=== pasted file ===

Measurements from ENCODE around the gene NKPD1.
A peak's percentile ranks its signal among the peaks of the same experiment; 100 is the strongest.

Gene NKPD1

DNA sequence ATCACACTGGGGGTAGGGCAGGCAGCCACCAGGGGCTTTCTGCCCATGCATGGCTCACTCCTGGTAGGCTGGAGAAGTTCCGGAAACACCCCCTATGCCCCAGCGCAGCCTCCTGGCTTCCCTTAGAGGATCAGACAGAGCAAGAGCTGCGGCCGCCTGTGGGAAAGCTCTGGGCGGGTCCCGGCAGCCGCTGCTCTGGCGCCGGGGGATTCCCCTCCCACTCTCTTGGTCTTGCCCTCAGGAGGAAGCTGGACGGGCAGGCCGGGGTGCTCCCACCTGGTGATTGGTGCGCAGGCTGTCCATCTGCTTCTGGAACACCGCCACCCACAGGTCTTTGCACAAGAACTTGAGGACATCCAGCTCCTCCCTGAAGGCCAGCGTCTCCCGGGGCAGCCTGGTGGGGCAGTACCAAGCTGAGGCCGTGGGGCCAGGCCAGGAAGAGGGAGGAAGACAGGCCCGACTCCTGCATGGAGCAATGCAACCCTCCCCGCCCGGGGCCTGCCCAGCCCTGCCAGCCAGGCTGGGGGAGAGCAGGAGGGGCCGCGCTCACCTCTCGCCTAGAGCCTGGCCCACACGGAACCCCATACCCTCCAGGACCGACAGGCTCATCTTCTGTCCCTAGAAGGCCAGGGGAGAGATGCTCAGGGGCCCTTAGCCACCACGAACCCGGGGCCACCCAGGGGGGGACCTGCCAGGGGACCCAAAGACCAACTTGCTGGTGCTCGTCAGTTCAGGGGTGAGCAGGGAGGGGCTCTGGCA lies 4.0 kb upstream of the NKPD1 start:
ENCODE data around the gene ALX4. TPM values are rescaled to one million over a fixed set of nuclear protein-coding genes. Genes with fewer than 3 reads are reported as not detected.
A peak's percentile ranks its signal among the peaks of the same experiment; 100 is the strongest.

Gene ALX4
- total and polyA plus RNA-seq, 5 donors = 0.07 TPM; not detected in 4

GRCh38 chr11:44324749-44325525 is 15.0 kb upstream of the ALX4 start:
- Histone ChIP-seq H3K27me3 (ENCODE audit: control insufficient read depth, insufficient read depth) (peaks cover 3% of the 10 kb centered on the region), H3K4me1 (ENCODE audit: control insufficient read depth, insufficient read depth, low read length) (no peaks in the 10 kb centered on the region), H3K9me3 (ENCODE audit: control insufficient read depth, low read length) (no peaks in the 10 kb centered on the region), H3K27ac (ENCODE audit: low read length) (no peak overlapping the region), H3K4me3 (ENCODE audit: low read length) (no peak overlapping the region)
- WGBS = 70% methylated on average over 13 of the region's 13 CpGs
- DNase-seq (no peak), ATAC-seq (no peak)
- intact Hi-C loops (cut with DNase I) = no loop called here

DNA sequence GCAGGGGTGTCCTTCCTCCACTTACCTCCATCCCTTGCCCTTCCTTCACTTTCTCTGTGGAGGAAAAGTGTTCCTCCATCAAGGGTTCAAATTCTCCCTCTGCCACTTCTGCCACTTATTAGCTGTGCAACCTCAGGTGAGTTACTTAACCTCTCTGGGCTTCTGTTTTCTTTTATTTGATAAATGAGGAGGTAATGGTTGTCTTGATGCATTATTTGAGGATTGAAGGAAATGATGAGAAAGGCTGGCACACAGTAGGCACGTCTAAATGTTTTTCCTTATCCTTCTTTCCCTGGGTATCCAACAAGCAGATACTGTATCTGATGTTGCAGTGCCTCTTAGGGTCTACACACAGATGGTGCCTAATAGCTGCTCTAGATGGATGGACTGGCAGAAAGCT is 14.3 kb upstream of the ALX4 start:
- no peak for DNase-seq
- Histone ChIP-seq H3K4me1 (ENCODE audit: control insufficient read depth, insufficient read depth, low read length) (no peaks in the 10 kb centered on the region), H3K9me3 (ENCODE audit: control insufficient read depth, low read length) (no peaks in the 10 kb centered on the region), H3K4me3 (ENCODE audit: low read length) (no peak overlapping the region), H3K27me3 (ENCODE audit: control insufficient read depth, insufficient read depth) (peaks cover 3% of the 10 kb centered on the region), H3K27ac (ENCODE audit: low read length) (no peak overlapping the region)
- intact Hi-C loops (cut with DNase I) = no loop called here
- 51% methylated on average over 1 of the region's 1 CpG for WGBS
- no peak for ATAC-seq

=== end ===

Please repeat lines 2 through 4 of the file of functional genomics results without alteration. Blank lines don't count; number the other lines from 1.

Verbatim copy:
A peak's percentile ranks its signal among the peaks of the same experiment; 100 is the strongest.

Gene NKPD1

DNA sequence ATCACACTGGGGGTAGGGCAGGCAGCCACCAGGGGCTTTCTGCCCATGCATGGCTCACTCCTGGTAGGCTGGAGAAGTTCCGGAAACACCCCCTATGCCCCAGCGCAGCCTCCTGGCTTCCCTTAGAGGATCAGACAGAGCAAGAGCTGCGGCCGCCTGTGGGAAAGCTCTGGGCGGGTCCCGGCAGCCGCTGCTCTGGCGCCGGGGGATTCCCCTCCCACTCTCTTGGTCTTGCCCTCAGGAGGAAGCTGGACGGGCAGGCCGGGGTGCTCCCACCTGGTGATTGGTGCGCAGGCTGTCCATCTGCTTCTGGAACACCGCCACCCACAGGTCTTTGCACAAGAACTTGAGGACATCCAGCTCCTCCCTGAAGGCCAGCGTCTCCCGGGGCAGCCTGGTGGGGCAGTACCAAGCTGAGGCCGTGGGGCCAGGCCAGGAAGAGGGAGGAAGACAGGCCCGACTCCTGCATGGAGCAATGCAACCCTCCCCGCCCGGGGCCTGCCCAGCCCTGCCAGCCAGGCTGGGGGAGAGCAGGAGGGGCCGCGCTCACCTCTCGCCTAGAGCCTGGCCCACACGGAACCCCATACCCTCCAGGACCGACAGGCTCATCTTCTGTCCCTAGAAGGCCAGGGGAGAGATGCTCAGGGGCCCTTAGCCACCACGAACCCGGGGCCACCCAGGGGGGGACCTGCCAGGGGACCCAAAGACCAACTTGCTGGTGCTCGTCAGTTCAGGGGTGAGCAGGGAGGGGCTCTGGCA lies 4.0 kb upstream of the NKPD1 start: